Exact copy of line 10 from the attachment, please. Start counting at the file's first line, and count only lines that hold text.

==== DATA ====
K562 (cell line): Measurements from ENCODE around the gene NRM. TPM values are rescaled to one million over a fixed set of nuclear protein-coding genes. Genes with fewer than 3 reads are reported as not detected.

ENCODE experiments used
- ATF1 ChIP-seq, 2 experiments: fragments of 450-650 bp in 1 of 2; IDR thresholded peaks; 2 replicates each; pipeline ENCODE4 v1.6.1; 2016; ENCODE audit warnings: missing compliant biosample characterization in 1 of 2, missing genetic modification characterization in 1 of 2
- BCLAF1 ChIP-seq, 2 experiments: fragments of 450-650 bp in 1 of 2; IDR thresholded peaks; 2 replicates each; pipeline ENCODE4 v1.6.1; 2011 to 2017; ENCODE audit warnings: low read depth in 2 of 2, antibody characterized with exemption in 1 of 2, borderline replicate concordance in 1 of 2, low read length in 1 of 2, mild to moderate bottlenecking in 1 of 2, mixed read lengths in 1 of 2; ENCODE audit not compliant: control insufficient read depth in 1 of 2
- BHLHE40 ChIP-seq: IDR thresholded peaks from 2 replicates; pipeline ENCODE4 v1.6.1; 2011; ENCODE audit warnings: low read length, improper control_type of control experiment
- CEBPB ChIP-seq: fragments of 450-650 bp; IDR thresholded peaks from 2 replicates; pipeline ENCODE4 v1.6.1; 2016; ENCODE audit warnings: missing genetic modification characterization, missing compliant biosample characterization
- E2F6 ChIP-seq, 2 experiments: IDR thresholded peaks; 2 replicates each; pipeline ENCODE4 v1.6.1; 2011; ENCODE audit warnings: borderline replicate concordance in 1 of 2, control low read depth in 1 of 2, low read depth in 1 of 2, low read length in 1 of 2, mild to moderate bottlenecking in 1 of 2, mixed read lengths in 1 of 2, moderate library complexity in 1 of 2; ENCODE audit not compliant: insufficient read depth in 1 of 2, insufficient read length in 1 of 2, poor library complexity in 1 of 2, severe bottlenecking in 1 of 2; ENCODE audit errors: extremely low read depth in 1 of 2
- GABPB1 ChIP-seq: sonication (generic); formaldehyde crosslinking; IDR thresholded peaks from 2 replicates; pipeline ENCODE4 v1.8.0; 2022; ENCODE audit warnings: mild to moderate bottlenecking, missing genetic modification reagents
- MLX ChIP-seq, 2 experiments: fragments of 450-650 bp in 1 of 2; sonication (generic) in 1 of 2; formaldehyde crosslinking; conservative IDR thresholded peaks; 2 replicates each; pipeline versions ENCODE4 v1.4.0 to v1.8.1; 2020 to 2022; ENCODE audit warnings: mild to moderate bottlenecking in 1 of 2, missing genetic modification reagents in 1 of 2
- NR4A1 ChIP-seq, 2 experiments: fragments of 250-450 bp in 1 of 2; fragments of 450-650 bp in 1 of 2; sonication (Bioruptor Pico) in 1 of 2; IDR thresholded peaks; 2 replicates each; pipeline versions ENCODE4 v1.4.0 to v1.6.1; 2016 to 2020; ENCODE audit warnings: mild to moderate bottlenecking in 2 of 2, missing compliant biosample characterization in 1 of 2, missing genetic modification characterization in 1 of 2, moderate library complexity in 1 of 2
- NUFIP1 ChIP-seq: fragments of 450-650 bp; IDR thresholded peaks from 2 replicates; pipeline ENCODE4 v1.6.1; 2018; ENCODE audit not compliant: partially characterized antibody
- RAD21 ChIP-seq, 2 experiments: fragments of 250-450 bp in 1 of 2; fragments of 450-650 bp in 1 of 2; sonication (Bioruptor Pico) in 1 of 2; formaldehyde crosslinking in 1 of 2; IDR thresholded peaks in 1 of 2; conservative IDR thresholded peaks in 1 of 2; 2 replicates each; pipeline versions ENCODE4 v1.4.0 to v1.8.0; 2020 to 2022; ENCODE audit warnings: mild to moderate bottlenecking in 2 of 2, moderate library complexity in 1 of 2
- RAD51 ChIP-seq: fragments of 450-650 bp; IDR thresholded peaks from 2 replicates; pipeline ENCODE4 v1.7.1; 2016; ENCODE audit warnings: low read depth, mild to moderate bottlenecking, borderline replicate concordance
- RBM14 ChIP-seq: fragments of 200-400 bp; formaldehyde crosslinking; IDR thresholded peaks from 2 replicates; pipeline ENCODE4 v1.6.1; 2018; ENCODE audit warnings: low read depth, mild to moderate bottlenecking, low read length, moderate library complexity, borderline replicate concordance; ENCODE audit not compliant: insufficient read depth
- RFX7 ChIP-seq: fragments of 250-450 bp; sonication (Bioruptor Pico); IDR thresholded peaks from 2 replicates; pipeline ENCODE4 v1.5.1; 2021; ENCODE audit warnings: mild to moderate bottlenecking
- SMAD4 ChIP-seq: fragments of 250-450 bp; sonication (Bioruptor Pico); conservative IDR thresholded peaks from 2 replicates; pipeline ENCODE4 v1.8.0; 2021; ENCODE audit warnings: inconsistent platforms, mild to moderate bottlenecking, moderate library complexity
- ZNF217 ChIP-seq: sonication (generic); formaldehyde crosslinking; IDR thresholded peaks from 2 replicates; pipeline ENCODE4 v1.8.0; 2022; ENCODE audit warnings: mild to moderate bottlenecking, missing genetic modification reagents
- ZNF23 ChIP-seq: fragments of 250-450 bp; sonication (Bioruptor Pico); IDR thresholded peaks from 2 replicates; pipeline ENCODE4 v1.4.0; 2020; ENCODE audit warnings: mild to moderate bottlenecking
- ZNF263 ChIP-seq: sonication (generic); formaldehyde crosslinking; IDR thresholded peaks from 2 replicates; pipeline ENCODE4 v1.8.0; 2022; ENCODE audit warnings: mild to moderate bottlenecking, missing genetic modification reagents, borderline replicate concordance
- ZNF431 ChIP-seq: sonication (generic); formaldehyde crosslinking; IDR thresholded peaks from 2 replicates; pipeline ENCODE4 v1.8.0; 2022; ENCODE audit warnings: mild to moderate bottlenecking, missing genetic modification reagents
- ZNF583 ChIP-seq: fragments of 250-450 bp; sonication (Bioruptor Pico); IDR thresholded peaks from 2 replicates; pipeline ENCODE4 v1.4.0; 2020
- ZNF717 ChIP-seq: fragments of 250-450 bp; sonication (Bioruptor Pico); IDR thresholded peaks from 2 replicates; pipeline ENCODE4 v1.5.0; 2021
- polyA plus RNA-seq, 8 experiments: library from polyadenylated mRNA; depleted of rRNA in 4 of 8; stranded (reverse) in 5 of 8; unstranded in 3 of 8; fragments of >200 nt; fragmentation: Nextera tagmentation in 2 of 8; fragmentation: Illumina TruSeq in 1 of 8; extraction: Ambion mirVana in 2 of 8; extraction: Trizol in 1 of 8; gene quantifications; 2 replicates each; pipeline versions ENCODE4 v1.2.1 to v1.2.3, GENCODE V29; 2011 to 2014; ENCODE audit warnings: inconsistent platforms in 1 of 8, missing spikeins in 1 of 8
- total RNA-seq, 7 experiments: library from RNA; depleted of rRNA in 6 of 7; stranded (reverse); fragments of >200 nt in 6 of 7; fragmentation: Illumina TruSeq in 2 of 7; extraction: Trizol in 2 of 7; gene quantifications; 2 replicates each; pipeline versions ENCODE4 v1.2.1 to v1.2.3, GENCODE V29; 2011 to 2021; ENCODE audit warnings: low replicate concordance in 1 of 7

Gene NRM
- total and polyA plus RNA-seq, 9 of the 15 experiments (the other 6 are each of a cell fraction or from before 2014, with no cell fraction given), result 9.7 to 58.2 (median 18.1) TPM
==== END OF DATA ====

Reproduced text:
- NR4A1 ChIP-seq, 2 experiments: fragments of 250-450 bp in 1 of 2; fragments of 450-650 bp in 1 of 2; sonication (Bioruptor Pico) in 1 of 2; IDR thresholded peaks; 2 replicates each; pipeline versions ENCODE4 v1.4.0 to v1.6.1; 2016 to 2020; ENCODE audit warnings: mild to moderate bottlenecking in 2 of 2, missing compliant biosample characterization in 1 of 2, missing genetic modification characterization in 1 of 2, moderate library complexity in 1 of 2